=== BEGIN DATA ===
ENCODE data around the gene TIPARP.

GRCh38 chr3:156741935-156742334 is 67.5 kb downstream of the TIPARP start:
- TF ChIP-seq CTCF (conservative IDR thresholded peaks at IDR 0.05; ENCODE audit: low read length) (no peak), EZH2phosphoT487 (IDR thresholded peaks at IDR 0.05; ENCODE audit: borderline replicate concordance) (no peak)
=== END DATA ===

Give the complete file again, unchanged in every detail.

ENCODE data around the gene TIPARP.

GRCh38 chr3:156741935-156742334 is 67.5 kb downstream of the TIPARP start:
- TF ChIP-seq CTCF (conservative IDR thresholded peaks at IDR 0.05; ENCODE audit: low read length) (no peak), EZH2phosphoT487 (IDR thresholded peaks at IDR 0.05; ENCODE audit: borderline replicate concordance) (no peak)